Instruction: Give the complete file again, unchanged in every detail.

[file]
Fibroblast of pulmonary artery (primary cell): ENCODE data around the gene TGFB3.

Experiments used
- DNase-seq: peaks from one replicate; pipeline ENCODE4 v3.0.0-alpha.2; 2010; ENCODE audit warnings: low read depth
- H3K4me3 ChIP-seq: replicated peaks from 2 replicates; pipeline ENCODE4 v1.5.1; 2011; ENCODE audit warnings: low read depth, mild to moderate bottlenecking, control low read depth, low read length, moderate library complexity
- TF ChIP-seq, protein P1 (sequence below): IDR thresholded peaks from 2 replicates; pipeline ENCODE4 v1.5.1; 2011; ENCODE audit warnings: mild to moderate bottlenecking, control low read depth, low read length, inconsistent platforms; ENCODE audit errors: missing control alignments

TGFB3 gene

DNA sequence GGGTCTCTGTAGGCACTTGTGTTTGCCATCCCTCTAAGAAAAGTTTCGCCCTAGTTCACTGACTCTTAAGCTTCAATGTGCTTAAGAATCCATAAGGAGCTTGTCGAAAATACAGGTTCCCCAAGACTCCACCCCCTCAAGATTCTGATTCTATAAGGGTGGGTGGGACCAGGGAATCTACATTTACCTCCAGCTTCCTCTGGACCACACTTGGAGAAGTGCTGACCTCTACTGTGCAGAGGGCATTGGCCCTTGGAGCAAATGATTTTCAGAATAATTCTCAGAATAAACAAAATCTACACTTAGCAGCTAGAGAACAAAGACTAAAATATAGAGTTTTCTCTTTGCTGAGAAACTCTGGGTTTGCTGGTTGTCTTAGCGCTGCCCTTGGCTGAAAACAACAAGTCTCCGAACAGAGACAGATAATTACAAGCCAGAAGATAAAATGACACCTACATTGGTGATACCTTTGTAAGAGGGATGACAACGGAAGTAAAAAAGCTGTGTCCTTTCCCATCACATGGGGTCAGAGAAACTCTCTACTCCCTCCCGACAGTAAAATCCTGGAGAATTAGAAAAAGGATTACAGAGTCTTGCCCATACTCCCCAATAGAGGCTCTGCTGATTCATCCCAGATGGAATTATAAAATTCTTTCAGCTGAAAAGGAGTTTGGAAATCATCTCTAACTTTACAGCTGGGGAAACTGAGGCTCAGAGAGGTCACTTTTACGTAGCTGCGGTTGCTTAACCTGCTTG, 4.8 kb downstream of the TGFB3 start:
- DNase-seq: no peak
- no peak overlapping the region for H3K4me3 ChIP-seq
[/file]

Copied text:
Fibroblast of pulmonary artery (primary cell): ENCODE data around the gene TGFB3.

Experiments used
- DNase-seq: peaks from one replicate; pipeline ENCODE4 v3.0.0-alpha.2; 2010; ENCODE audit warnings: low read depth
- H3K4me3 ChIP-seq: replicated peaks from 2 replicates; pipeline ENCODE4 v1.5.1; 2011; ENCODE audit warnings: low read depth, mild to moderate bottlenecking, control low read depth, low read length, moderate library complexity
- TF ChIP-seq, protein P1 (sequence below): IDR thresholded peaks from 2 replicates; pipeline ENCODE4 v1.5.1; 2011; ENCODE audit warnings: mild to moderate bottlenecking, control low read depth, low read length, inconsistent platforms; ENCODE audit errors: missing control alignments

TGFB3 gene

DNA sequence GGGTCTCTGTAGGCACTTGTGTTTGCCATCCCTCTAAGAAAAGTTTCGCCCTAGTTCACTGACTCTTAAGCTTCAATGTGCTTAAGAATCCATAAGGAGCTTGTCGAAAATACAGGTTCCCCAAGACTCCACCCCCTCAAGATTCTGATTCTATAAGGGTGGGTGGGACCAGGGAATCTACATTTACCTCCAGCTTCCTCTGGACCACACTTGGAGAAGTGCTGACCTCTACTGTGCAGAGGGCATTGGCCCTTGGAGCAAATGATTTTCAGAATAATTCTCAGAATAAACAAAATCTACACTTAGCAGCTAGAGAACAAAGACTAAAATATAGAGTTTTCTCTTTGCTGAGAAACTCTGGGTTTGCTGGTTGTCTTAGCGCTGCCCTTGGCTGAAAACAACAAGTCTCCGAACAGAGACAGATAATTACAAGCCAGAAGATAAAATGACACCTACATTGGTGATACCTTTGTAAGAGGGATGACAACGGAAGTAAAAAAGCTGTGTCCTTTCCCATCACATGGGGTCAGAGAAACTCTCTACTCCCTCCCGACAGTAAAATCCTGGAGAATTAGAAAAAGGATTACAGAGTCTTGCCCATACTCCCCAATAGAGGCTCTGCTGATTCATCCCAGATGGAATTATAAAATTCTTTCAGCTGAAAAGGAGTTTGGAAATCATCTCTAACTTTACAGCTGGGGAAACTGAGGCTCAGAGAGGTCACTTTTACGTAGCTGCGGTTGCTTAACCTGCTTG, 4.8 kb downstream of the TGFB3 start:
- DNase-seq: no peak
- no peak overlapping the region for H3K4me3 ChIP-seq